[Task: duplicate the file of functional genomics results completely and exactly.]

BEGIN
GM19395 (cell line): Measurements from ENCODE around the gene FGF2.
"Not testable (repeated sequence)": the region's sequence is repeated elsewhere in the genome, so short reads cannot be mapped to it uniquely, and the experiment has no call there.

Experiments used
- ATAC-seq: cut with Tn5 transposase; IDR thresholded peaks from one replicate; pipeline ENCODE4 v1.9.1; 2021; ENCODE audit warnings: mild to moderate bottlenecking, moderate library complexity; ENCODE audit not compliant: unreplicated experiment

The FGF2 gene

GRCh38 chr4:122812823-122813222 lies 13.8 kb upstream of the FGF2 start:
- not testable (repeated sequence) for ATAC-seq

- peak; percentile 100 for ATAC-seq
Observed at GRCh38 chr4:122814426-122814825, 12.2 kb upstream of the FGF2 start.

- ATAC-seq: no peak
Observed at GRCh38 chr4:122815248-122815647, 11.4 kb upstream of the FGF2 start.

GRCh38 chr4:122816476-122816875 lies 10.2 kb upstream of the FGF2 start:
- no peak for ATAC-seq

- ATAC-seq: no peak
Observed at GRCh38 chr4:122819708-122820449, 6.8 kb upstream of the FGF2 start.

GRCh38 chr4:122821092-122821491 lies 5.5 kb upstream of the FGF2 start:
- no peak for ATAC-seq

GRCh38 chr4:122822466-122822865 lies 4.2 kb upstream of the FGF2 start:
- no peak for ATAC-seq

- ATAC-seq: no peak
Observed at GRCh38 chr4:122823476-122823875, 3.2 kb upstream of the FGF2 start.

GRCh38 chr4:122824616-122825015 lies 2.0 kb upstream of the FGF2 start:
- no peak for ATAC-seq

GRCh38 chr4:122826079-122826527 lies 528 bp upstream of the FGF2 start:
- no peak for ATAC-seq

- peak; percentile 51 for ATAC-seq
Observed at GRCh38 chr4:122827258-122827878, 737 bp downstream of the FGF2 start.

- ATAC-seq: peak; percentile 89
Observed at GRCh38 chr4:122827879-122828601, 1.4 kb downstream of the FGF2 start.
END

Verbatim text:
GM19395 (cell line): Measurements from ENCODE around the gene FGF2.
"Not testable (repeated sequence)": the region's sequence is repeated elsewhere in the genome, so short reads cannot be mapped to it uniquely, and the experiment has no call there.

Experiments used
- ATAC-seq: cut with Tn5 transposase; IDR thresholded peaks from one replicate; pipeline ENCODE4 v1.9.1; 2021; ENCODE audit warnings: mild to moderate bottlenecking, moderate library complexity; ENCODE audit not compliant: unreplicated experiment

The FGF2 gene

GRCh38 chr4:122812823-122813222 lies 13.8 kb upstream of the FGF2 start:
- not testable (repeated sequence) for ATAC-seq

- peak; percentile 100 for ATAC-seq
Observed at GRCh38 chr4:122814426-122814825, 12.2 kb upstream of the FGF2 start.

- ATAC-seq: no peak
Observed at GRCh38 chr4:122815248-122815647, 11.4 kb upstream of the FGF2 start.

GRCh38 chr4:122816476-122816875 lies 10.2 kb upstream of the FGF2 start:
- no peak for ATAC-seq

- ATAC-seq: no peak
Observed at GRCh38 chr4:122819708-122820449, 6.8 kb upstream of the FGF2 start.

GRCh38 chr4:122821092-122821491 lies 5.5 kb upstream of the FGF2 start:
- no peak for ATAC-seq

GRCh38 chr4:122822466-122822865 lies 4.2 kb upstream of the FGF2 start:
- no peak for ATAC-seq

- ATAC-seq: no peak
Observed at GRCh38 chr4:122823476-122823875, 3.2 kb upstream of the FGF2 start.

GRCh38 chr4:122824616-122825015 lies 2.0 kb upstream of the FGF2 start:
- no peak for ATAC-seq

GRCh38 chr4:122826079-122826527 lies 528 bp upstream of the FGF2 start:
- no peak for ATAC-seq

- peak; percentile 51 for ATAC-seq
Observed at GRCh38 chr4:122827258-122827878, 737 bp downstream of the FGF2 start.

- ATAC-seq: peak; percentile 89
Observed at GRCh38 chr4:122827879-122828601, 1.4 kb downstream of the FGF2 start.